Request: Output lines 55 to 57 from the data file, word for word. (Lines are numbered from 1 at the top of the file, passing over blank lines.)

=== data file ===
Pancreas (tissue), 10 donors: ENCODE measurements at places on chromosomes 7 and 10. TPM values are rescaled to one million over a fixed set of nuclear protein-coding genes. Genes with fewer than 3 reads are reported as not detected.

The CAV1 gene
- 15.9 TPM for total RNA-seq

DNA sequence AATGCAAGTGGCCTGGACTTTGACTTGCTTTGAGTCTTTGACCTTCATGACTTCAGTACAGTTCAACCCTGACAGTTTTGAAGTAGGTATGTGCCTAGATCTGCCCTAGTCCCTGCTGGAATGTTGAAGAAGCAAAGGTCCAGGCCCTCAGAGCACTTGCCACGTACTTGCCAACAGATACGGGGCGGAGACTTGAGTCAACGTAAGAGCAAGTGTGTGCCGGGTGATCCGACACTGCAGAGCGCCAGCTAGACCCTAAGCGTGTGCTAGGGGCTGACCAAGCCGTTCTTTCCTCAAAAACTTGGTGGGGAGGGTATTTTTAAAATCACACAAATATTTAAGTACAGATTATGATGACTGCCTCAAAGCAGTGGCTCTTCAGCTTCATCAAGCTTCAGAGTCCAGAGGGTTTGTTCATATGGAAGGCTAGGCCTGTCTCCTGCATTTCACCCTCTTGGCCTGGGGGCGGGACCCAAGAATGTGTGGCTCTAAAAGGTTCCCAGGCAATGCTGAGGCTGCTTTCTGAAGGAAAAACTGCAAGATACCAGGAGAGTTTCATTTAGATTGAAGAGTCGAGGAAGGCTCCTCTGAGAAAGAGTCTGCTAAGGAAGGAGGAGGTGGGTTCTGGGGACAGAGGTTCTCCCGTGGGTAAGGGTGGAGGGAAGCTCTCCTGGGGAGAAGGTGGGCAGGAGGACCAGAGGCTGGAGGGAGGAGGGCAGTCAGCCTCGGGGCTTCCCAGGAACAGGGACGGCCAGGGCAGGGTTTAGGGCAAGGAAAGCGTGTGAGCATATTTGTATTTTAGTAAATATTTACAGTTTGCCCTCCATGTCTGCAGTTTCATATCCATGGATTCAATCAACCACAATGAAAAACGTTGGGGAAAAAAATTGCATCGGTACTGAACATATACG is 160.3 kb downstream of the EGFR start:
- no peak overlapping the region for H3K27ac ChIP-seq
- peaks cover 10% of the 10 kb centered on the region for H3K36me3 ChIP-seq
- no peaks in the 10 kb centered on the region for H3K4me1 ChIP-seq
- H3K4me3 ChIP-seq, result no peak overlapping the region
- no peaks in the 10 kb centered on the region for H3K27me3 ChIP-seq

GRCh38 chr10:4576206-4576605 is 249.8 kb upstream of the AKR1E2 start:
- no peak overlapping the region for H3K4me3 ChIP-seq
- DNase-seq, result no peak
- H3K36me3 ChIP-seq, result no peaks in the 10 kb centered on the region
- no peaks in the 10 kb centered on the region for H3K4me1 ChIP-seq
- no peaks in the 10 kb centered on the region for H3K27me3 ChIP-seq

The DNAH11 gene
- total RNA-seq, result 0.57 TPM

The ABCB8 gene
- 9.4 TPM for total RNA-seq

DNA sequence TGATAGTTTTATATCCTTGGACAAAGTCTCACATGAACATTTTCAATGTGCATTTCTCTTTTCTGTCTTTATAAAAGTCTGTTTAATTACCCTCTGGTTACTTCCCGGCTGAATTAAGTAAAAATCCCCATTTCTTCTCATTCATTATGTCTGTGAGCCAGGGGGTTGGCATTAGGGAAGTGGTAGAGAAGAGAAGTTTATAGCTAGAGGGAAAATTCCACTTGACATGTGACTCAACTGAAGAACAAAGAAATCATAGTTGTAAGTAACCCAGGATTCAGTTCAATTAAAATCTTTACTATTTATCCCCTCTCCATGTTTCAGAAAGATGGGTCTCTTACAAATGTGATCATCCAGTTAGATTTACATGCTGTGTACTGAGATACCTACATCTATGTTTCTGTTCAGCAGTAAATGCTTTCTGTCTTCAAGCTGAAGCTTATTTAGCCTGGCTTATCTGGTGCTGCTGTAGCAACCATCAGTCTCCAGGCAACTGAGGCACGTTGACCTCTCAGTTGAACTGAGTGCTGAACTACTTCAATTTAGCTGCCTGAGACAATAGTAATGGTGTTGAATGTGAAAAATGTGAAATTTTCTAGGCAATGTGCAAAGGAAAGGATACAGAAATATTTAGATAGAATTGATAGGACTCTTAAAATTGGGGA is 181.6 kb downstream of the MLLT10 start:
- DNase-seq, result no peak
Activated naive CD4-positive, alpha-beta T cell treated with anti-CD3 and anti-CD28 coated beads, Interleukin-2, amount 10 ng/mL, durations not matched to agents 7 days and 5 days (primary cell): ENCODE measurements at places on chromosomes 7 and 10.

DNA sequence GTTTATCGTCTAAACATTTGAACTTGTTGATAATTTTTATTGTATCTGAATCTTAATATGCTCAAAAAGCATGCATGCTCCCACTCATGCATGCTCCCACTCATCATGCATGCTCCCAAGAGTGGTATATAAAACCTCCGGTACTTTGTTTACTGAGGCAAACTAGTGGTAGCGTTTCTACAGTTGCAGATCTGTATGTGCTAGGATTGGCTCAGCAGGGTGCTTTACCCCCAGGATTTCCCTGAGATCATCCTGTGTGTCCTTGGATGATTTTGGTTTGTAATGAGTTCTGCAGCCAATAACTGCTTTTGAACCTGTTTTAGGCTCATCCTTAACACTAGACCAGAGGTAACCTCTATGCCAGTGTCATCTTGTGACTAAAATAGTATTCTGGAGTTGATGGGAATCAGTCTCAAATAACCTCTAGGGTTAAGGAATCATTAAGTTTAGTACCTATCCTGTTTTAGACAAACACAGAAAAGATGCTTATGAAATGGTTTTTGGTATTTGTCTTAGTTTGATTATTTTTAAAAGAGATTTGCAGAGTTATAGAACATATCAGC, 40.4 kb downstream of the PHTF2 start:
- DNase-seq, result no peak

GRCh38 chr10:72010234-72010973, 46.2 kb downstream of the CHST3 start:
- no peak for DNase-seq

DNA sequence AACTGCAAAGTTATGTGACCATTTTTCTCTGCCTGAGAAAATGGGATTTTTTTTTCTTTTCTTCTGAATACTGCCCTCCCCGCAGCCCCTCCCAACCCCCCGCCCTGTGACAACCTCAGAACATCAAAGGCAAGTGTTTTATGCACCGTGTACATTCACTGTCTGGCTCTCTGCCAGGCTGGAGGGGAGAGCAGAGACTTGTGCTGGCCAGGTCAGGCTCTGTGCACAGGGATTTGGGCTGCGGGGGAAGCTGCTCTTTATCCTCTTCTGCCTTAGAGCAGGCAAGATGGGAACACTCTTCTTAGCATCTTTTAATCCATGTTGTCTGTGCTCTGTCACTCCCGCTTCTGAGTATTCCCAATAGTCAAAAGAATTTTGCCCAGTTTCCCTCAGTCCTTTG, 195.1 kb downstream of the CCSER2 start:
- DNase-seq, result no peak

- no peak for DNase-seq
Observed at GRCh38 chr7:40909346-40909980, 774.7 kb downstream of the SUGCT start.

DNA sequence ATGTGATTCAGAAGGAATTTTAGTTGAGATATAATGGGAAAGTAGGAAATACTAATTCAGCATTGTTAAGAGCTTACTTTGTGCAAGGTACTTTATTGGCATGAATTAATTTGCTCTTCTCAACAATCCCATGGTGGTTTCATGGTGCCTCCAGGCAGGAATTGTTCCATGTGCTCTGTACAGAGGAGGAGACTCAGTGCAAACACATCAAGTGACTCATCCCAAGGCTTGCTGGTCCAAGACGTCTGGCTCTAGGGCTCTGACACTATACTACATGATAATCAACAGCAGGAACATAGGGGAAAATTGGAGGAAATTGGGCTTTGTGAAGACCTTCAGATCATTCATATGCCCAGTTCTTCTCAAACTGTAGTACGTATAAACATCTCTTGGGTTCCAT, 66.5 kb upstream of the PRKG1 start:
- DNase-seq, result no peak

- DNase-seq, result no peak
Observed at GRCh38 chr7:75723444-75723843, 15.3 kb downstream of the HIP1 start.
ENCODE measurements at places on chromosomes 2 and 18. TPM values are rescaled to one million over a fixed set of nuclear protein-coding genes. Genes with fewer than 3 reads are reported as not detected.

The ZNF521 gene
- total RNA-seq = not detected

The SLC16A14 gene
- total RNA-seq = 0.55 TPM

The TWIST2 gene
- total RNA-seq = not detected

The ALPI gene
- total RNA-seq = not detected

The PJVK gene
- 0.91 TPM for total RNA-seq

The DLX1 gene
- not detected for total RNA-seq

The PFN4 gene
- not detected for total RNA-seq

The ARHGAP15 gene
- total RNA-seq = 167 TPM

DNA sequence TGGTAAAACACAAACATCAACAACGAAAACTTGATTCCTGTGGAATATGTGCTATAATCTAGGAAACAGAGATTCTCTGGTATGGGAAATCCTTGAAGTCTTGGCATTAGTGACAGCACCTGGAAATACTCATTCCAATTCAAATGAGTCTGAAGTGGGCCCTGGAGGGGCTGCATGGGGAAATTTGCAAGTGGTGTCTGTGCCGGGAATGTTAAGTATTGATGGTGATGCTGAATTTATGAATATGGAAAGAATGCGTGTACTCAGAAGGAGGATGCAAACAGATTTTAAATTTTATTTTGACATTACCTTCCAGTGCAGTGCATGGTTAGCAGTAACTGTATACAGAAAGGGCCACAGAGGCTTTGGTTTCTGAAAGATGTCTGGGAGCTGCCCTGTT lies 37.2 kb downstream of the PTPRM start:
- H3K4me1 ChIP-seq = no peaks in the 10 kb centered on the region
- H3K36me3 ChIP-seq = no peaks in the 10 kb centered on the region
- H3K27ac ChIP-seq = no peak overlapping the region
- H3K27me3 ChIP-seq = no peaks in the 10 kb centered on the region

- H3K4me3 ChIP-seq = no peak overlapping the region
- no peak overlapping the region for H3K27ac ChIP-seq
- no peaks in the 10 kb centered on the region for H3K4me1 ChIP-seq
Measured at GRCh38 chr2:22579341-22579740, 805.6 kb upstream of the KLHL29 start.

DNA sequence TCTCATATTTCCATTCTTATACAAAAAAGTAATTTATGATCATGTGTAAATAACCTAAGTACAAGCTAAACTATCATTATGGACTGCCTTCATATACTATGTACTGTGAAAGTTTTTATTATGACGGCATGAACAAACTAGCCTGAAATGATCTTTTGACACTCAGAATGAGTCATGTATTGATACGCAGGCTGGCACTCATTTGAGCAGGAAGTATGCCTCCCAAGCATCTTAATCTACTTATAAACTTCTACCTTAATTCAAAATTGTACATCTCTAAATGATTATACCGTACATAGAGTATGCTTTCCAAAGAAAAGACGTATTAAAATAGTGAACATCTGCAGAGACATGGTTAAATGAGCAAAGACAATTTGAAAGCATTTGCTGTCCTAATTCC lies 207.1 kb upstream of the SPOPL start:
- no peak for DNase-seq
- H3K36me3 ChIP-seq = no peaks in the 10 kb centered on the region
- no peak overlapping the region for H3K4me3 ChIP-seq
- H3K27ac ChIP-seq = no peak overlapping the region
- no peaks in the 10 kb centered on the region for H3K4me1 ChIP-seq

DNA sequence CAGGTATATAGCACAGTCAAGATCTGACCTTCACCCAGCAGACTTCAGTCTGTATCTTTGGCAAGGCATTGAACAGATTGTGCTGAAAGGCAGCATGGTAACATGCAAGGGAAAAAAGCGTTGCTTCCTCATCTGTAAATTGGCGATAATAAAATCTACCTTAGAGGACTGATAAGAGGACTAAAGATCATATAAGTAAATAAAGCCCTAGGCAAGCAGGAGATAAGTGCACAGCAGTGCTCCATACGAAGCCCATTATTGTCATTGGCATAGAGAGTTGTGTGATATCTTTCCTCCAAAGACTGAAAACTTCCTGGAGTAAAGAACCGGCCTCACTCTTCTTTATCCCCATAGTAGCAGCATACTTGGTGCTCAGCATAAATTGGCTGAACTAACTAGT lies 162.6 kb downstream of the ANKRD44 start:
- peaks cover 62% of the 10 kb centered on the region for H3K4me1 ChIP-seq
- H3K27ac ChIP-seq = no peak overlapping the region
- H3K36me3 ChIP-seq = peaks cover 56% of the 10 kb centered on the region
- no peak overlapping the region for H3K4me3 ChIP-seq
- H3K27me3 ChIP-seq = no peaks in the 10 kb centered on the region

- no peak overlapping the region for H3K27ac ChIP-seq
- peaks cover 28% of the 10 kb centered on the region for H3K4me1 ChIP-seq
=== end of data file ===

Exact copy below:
- H3K27ac ChIP-seq = no peak overlapping the region
- H3K27me3 ChIP-seq = no peaks in the 10 kb centered on the region

- H3K4me3 ChIP-seq = no peak overlapping the region